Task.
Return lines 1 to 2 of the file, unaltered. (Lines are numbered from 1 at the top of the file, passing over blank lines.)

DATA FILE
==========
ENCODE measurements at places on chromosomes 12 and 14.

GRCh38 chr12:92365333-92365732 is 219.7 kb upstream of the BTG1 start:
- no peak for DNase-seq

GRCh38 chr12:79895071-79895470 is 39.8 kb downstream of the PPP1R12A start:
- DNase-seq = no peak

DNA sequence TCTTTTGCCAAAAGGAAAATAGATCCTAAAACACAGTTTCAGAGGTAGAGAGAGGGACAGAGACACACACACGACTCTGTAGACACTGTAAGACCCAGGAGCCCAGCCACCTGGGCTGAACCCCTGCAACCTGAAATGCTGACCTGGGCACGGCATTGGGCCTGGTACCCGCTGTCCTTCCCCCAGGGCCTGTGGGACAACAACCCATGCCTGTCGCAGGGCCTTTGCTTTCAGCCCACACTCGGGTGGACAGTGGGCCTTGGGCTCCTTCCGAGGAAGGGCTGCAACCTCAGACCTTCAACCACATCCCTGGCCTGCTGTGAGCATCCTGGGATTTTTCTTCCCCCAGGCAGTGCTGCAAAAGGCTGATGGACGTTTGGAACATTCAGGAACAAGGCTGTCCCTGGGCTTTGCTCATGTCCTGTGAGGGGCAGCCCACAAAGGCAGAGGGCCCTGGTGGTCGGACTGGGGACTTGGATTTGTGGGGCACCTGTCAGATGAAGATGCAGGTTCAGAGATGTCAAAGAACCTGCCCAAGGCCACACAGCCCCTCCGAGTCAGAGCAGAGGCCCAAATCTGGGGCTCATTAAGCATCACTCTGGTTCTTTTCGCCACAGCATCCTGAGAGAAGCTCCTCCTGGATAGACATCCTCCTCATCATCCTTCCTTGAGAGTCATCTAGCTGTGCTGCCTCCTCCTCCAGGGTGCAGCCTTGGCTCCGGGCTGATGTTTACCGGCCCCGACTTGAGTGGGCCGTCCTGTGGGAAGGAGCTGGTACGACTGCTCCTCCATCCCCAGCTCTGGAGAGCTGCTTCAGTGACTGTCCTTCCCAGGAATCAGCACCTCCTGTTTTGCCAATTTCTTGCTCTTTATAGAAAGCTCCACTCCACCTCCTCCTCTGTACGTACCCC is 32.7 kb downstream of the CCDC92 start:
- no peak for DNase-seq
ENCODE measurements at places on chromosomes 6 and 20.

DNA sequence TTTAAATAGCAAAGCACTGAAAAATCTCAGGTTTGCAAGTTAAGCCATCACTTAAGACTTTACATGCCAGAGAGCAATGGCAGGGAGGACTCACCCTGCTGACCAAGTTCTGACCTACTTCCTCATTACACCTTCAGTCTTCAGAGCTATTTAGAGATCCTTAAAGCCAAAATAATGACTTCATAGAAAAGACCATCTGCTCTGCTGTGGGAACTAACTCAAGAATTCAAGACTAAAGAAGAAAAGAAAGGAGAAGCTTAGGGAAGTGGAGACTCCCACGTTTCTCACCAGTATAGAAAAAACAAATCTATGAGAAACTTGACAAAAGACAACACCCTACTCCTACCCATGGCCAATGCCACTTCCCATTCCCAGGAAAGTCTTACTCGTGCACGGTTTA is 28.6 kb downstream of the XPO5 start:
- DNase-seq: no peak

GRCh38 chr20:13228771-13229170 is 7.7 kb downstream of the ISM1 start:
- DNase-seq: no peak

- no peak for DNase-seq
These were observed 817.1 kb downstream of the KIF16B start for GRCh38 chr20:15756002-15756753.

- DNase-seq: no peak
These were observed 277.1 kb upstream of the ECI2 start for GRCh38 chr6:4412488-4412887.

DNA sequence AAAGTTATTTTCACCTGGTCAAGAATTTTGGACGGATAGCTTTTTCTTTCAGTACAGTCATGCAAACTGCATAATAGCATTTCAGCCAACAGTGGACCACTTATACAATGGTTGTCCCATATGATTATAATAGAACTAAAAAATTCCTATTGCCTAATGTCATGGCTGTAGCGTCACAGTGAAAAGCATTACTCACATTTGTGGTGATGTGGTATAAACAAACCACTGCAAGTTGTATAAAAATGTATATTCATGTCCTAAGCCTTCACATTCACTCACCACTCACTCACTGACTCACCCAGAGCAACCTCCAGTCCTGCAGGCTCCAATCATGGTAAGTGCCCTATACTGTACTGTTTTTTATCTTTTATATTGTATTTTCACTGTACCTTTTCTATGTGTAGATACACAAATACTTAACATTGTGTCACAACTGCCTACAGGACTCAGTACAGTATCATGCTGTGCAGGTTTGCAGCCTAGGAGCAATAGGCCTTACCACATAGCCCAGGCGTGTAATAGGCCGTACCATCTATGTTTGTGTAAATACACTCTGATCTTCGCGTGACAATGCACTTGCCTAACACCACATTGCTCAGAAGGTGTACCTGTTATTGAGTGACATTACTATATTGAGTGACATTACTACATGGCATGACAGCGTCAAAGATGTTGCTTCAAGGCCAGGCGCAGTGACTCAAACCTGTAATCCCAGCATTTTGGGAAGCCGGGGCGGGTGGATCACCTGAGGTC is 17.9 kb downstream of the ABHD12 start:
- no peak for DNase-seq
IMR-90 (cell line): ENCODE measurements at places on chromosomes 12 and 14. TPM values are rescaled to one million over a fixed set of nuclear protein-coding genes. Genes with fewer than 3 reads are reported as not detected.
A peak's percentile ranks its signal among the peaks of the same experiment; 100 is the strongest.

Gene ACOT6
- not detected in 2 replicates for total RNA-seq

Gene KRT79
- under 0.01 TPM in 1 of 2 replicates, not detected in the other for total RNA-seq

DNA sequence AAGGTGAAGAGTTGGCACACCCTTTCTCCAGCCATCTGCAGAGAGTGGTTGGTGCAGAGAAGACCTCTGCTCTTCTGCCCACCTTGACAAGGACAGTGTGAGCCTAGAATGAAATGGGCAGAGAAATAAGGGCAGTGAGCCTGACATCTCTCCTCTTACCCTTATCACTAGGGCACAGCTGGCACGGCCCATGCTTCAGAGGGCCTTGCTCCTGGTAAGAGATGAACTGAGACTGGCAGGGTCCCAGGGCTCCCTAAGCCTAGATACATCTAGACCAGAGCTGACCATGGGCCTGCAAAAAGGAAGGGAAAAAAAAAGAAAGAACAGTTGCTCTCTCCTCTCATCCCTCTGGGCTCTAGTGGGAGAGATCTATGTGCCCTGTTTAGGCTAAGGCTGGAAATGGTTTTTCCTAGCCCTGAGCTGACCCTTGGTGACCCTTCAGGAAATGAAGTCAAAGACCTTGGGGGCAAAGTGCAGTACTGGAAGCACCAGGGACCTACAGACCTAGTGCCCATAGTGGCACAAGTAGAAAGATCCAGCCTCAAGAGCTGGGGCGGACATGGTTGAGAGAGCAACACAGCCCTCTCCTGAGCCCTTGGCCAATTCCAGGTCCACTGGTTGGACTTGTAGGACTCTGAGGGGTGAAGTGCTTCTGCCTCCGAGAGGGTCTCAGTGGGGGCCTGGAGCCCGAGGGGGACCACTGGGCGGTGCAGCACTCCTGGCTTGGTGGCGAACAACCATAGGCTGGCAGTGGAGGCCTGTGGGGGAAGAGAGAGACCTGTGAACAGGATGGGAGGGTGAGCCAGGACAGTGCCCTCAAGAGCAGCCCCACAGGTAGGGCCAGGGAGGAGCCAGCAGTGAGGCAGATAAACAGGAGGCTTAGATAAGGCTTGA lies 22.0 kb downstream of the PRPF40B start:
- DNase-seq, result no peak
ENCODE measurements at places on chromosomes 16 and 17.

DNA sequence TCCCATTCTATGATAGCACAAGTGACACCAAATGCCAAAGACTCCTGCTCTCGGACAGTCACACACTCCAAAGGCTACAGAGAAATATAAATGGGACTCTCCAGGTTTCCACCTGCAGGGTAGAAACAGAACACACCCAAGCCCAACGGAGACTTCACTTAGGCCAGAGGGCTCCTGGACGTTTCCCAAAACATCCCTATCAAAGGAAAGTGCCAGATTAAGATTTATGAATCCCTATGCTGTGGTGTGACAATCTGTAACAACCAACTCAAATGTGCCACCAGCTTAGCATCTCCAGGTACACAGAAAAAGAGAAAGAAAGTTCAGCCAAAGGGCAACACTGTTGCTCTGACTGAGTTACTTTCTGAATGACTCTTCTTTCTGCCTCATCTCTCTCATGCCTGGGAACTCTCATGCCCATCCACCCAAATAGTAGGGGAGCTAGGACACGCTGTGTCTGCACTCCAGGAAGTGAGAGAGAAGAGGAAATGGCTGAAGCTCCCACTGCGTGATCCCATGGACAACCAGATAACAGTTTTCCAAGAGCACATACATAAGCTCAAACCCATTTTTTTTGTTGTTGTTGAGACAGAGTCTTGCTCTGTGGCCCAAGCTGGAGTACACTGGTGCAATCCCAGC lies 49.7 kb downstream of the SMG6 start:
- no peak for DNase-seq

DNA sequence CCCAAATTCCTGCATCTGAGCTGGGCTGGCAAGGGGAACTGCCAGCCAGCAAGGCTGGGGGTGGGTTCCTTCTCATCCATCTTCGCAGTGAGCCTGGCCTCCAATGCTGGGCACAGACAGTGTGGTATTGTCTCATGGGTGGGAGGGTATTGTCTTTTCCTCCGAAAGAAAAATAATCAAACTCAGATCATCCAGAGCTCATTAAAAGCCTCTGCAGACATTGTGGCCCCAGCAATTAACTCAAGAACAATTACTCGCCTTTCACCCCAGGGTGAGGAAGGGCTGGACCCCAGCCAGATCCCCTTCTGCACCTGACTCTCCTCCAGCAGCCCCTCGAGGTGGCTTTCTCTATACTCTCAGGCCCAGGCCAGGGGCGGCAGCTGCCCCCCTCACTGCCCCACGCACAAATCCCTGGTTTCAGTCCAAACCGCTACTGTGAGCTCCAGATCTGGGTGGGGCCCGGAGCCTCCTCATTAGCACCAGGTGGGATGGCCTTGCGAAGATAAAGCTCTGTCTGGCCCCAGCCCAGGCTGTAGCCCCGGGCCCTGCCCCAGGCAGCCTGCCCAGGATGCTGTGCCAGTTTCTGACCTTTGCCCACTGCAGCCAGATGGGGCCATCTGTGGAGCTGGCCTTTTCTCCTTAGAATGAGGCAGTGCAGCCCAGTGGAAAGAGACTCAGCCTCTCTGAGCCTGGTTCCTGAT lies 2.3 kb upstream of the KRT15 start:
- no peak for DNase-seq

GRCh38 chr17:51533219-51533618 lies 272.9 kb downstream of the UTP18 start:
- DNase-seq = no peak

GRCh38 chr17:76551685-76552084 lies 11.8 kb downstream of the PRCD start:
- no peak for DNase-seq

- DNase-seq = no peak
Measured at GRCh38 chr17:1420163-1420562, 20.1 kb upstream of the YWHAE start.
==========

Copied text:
ENCODE measurements at places on chromosomes 12 and 14.

GRCh38 chr12:92365333-92365732 is 219.7 kb upstream of the BTG1 start: